<span>{{variable2}}</span>
<svg class="material-icons" xmlns="http://www.w3.org/2000/svg" width="24" height="24" viewBox="0 0 24 24"></svg>
    </a>
<a class="card" target="_blank" rel="noopener" href=#>
      <svg class="material-icons" xmlns="http://www.w3.org/2000/svg" width="24" height="24" viewBox="0 0 24 24"></svg>
<span>{{variable3}}</span>
<svg class="material-icons" xmlns="http://www.w3.org/2000/svg" width="24" height="24" viewBox="0 0 24 24"></svg>
    </a>
</div>

If you run the application on your development server it should look like this in your browser:

Resources page, Here are some links to help you get started, then three buttons  (First Button, Second Button, Third Button).

You see how that data from the variable has become bound to the template just like that.

Function Data Interpolation

You can also create the same effect using functions. Let’s write a simple function that replaces the third button.

export class AppComponent {
  title = 'newapp';
  variable1 = 'First Button';
  variable2 = 'Second Button';
  variable3 = 'Third Button';
alertFunction (){
    return 'New Third Button'
  }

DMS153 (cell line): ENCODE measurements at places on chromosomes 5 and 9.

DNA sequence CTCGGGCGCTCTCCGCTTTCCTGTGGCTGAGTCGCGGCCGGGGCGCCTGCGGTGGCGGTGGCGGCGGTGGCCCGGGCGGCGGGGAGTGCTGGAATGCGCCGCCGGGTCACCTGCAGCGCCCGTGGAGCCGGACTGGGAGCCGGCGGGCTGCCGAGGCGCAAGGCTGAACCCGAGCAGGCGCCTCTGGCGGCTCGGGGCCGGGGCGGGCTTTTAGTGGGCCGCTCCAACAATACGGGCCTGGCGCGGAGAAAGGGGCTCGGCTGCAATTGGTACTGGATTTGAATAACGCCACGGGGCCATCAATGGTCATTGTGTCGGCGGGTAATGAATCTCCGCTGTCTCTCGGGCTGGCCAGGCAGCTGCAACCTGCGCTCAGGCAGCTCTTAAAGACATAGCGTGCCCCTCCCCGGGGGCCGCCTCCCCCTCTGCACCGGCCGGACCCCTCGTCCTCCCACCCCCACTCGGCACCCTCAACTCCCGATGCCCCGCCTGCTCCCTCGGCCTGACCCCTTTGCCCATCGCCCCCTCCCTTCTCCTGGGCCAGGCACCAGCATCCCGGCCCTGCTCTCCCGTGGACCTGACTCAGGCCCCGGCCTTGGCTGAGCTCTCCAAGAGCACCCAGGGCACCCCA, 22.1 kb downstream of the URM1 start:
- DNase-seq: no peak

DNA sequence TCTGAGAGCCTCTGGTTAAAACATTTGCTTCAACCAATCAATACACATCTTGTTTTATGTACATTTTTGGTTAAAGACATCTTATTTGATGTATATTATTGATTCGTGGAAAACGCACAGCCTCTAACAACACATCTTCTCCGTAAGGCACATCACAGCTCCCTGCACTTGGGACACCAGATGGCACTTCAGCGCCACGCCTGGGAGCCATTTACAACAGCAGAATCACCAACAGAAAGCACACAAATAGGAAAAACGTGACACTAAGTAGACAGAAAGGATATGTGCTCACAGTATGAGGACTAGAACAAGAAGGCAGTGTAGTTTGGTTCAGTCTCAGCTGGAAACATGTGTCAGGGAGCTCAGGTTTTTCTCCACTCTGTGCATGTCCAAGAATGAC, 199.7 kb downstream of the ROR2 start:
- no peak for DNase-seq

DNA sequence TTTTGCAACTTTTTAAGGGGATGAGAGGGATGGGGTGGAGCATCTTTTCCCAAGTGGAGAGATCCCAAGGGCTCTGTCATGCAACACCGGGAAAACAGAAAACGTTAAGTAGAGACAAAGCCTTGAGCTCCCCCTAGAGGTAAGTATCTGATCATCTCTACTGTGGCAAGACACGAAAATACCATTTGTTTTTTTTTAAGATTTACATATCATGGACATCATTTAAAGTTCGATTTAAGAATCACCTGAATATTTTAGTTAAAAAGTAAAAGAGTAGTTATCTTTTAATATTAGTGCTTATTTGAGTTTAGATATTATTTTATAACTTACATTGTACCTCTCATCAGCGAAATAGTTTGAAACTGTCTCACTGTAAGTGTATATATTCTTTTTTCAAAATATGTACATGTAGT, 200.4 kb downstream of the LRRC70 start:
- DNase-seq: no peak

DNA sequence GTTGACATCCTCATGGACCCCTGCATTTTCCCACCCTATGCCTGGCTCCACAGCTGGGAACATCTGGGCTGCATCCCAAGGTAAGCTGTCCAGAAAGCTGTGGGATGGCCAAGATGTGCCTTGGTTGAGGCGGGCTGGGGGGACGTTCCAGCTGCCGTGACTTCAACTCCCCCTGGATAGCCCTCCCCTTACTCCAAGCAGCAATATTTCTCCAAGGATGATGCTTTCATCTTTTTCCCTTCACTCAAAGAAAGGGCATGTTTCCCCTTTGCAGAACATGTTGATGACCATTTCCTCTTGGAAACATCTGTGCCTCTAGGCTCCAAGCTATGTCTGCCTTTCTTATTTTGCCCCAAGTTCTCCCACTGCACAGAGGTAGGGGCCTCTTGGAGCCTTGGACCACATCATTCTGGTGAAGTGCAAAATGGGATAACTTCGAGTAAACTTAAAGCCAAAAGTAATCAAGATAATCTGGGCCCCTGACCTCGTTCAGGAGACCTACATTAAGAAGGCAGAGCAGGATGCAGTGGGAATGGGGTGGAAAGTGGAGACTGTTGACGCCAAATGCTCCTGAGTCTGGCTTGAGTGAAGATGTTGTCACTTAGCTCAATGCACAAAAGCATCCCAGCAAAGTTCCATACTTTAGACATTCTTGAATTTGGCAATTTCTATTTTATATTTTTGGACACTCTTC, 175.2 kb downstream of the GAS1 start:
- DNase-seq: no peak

}

This alert function just returns a string, now if you go to your template file and change the:

<span>{{variable3}}</span>

to:

<span>{{**alertFunction()**}}</span>

You see how you add the function call (with the brackets) and the interpolation happens just like that. You will see that it now looks like this:

The same screenshot, but the Third Button is now labeled New Third Button

You begin to see how endless the possibilities of use cases are with this simple syntax. There is more—object data interpolation is also possible.

Object Data Interpolation

Yes, even data from objects can be interpolated in Angular, so let us define an object of buttons.

export class AppComponent {
  title = 'newapp';
  variable1 = 'First Button';
  variable2 = 'Second Button';
  variable3 = 'Third Button';
alertFunction (){
    return 'New Third Button'
  }
buttons = {
    var1 :'First Button',
    var2 : 'Second Button',
    var3 : 'Third Button'
  }
}

Now in your template file, change these lines:

<span>{{variable1}}</span>
<span>{{variable2}}</span>
<span>{{variable3}}</span>

to this:

<span>{{buttons.var1}}</span>
<span>{{buttons.var2}}</span>
<span>{{buttons.var3}}</span>

Just like you would call an object, and the outcome in your dev server will be exactly as you expect it.

Conclusion

In this post, we have looked at one way to do data binding in Angular through interpolation. We looked at different ways and data structures that can utilize this very Angular feature and how helpful it can be in breaking down logic for your use case. Stay tuned for the next few posts on data binding in Angular.


5E9A474B-EBDB-439E-8A4A-3B041B0BEDA6
About the Author

Nwose Lotanna Victor

Nwose Lotanna Victor is a web technology enthusiast who documents his learning process with technical articles and tutorials. He is a freelance frontend web developer based in Lagos, Nigeria. Passionate about inclusion, community-building and movies in Africa, he enjoys learning new things and traveling.

Related Posts

Comments

Comments are disabled in preview mode.